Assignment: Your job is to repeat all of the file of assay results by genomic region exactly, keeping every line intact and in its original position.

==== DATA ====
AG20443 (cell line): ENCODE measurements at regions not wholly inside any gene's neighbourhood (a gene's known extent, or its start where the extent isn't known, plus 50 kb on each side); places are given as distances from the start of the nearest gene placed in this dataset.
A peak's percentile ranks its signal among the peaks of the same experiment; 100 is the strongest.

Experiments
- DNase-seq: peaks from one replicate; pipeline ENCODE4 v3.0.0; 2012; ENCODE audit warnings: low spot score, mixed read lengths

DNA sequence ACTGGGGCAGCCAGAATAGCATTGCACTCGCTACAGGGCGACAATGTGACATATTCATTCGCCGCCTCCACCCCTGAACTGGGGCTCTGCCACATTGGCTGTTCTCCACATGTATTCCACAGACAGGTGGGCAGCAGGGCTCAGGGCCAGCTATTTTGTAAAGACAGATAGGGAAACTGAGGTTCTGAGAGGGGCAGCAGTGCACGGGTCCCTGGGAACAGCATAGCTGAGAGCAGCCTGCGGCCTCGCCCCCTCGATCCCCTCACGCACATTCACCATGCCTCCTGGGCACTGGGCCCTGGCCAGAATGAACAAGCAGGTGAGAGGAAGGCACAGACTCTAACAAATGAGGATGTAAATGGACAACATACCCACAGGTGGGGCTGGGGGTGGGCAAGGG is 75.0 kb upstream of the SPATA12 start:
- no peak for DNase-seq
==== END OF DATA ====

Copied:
AG20443 (cell line): ENCODE measurements at regions not wholly inside any gene's neighbourhood (a gene's known extent, or its start where the extent isn't known, plus 50 kb on each side); places are given as distances from the start of the nearest gene placed in this dataset.
A peak's percentile ranks its signal among the peaks of the same experiment; 100 is the strongest.

Experiments
- DNase-seq: peaks from one replicate; pipeline ENCODE4 v3.0.0; 2012; ENCODE audit warnings: low spot score, mixed read lengths

DNA sequence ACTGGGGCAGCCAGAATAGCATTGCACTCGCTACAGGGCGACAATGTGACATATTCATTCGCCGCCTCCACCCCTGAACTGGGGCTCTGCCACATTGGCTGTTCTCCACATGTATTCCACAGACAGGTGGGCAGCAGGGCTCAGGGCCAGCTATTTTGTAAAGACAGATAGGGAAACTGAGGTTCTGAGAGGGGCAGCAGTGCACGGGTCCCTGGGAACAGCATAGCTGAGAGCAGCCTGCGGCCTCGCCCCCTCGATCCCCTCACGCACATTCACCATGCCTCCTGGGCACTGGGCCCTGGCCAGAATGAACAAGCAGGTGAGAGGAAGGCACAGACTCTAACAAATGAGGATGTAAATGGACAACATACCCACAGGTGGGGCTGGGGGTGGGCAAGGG is 75.0 kb upstream of the SPATA12 start:
- no peak for DNase-seq